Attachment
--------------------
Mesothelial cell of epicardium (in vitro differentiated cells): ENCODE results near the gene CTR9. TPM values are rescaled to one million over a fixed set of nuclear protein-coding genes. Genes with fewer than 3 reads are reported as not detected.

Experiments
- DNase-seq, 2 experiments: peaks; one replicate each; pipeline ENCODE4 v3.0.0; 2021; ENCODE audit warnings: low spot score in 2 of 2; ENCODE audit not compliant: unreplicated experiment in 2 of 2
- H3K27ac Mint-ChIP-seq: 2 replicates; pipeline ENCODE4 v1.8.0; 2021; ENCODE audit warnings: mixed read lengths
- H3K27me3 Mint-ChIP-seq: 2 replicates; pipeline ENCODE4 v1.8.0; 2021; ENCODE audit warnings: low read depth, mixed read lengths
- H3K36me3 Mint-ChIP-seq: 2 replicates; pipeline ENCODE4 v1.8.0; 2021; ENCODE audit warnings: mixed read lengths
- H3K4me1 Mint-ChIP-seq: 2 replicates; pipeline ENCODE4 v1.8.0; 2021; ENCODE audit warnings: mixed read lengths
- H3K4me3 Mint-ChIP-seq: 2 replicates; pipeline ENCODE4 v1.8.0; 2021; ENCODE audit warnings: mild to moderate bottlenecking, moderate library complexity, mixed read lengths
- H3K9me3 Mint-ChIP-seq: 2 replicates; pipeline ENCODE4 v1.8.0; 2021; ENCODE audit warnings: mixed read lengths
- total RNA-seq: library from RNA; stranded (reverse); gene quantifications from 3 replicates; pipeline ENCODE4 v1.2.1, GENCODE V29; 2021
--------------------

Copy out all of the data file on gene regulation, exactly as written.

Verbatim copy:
Mesothelial cell of epicardium (in vitro differentiated cells): ENCODE results near the gene CTR9. TPM values are rescaled to one million over a fixed set of nuclear protein-coding genes. Genes with fewer than 3 reads are reported as not detected.

Experiments
- DNase-seq, 2 experiments: peaks; one replicate each; pipeline ENCODE4 v3.0.0; 2021; ENCODE audit warnings: low spot score in 2 of 2; ENCODE audit not compliant: unreplicated experiment in 2 of 2
- H3K27ac Mint-ChIP-seq: 2 replicates; pipeline ENCODE4 v1.8.0; 2021; ENCODE audit warnings: mixed read lengths
- H3K27me3 Mint-ChIP-seq: 2 replicates; pipeline ENCODE4 v1.8.0; 2021; ENCODE audit warnings: low read depth, mixed read lengths
- H3K36me3 Mint-ChIP-seq: 2 replicates; pipeline ENCODE4 v1.8.0; 2021; ENCODE audit warnings: mixed read lengths
- H3K4me1 Mint-ChIP-seq: 2 replicates; pipeline ENCODE4 v1.8.0; 2021; ENCODE audit warnings: mixed read lengths
- H3K4me3 Mint-ChIP-seq: 2 replicates; pipeline ENCODE4 v1.8.0; 2021; ENCODE audit warnings: mild to moderate bottlenecking, moderate library complexity, mixed read lengths
- H3K9me3 Mint-ChIP-seq: 2 replicates; pipeline ENCODE4 v1.8.0; 2021; ENCODE audit warnings: mixed read lengths
- total RNA-seq: library from RNA; stranded (reverse); gene quantifications from 3 replicates; pipeline ENCODE4 v1.2.1, GENCODE V29; 2021